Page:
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“Privacy by design” implies putting privacy into practice in system architectures and software development from the very beginning and throughout the system lifecycle. It is required by the EU General Data Protection Regulation in Article 25. In the U.S., the Federal Trade Commission included an entire section on privacy by design in its 2012 report on recommendations for businesses and policymakers. Privacy by design is also covered by India’s PDP Bill and by Australia’s Privacy Management Framework, to name just a few. Privacy by design has come a long way since its original presentation by Ann Cavoukian, former Canadian privacy commissioner of Ontario, in 2009.

While privacy as design is conceptually simple, its reduction to practice is not. System developers and privacy engineers responsible for it face simple but hard-to-answer questions: Where is the actual data in the organization? What types of information fall under personal data? How does one set up a data deletion process for structured as well as unstructured data?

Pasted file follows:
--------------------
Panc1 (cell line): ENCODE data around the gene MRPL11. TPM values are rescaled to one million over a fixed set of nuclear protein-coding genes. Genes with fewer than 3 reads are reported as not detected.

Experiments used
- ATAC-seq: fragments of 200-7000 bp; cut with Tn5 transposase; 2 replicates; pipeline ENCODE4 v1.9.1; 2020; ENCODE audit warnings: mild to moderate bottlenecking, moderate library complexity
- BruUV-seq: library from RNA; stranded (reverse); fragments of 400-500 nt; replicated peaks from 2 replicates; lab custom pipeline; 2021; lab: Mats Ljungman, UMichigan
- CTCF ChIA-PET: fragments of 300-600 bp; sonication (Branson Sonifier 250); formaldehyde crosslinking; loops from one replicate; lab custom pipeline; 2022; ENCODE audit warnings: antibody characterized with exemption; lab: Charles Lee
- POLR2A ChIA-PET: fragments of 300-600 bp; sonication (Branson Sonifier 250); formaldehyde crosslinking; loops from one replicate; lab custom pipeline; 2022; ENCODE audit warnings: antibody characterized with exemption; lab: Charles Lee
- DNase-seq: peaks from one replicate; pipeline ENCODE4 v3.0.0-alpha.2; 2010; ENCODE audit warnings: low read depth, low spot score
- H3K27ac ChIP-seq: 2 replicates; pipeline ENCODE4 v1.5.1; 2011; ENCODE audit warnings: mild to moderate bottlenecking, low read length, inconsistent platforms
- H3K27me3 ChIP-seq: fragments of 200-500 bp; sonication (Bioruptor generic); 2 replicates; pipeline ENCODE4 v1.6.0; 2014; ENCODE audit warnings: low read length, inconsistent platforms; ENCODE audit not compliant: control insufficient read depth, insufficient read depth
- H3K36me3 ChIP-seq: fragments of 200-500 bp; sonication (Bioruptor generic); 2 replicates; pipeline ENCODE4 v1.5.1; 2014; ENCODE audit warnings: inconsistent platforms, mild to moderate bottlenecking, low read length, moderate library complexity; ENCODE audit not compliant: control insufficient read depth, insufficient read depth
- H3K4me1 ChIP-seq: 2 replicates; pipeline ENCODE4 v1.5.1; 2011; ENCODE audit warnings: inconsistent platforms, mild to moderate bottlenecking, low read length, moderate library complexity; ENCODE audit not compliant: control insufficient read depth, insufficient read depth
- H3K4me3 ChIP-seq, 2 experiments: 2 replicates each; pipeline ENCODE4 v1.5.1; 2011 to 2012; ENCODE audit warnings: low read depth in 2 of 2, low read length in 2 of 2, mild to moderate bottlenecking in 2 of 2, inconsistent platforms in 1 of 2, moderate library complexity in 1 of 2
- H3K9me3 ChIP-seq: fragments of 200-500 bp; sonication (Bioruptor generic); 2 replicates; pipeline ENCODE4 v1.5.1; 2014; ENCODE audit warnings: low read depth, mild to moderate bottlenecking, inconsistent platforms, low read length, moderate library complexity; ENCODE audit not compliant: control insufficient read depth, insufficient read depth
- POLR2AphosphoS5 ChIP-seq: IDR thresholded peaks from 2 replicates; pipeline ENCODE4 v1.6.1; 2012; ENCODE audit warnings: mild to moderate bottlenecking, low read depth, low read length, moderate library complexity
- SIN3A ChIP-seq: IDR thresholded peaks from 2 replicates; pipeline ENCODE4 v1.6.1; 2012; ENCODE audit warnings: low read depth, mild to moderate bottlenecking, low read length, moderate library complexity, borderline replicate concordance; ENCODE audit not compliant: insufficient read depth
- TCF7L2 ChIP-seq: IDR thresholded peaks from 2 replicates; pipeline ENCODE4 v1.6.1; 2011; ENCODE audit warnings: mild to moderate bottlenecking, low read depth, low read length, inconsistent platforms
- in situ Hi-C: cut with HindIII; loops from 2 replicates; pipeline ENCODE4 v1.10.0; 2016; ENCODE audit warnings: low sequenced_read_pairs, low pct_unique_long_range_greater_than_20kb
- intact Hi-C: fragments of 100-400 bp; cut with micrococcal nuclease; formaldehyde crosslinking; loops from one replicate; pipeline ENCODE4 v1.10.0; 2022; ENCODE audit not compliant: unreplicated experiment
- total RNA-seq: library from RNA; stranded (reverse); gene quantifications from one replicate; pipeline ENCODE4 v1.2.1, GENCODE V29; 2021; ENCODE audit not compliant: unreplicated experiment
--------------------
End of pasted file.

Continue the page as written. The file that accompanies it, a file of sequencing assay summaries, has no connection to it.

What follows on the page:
Three years ago, Cillian Kieran and his team at Ethyca embarked on a quest to develop a unified solution to those questions. Their vision? Nothing less than privacy-as-code – privacy built into the code itself. This revolutionary approach classifies data in such a way that its privacy attributes are obvious within the code structure.

Their efforts were led by some big questions: How can systems developers describe the types and purposes of personal data in a consistent manner? Is there a way privacy rules and policies can get defined and enforced throughout the software development process? What if configurable tools could uphold data subject rights such as data access, erasure, portability, and retention as a system feature?